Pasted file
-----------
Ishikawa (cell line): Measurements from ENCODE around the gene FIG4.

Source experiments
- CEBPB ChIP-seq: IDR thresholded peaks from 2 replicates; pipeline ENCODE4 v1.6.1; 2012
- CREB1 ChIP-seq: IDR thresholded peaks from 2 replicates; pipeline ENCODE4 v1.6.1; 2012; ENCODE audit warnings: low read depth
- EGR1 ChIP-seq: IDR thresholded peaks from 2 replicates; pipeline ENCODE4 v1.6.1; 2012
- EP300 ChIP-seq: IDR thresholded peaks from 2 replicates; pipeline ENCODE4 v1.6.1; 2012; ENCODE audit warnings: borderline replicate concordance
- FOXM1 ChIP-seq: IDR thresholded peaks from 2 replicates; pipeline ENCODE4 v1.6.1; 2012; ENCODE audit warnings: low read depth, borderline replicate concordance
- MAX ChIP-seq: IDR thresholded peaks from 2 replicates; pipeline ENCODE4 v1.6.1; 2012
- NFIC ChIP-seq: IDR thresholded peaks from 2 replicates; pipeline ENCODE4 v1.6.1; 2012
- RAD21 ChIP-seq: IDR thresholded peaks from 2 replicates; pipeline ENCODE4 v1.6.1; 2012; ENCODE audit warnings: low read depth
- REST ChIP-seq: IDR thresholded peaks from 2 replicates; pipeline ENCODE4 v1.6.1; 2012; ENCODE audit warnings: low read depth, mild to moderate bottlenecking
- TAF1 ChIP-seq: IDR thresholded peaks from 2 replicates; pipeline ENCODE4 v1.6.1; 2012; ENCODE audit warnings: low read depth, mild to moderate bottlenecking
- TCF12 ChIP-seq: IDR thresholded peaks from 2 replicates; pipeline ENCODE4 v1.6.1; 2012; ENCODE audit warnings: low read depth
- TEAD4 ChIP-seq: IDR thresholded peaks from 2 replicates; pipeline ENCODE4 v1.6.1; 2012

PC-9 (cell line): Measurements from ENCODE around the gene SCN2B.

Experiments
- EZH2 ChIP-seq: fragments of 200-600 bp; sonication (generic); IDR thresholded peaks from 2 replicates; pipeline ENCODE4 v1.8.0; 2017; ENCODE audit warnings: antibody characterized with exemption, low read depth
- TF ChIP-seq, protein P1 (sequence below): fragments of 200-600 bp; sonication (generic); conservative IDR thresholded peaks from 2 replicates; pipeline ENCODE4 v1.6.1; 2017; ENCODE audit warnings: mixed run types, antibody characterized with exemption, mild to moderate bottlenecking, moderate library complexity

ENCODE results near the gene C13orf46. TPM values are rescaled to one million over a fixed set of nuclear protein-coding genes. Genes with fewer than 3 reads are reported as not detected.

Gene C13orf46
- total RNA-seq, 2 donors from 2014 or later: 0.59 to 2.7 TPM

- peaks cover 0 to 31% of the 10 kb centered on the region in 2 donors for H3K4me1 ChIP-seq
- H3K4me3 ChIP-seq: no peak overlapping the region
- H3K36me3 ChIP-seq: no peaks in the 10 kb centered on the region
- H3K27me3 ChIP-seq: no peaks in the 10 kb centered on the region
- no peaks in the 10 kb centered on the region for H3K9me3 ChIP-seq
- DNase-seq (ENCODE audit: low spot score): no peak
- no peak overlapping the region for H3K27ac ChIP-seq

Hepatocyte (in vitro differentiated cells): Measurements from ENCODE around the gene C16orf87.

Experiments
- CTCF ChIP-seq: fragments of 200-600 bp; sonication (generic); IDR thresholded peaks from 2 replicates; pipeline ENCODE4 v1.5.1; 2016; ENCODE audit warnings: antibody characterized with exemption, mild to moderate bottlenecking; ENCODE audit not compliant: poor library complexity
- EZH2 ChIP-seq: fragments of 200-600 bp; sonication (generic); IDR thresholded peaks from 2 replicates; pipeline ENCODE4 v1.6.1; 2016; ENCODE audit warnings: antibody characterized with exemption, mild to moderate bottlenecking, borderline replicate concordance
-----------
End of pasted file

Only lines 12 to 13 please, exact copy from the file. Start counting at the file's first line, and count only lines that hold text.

- TAF1 ChIP-seq: IDR thresholded peaks from 2 replicates; pipeline ENCODE4 v1.6.1; 2012; ENCODE audit warnings: low read depth, mild to moderate bottlenecking
- TCF12 ChIP-seq: IDR thresholded peaks from 2 replicates; pipeline ENCODE4 v1.6.1; 2012; ENCODE audit warnings: low read depth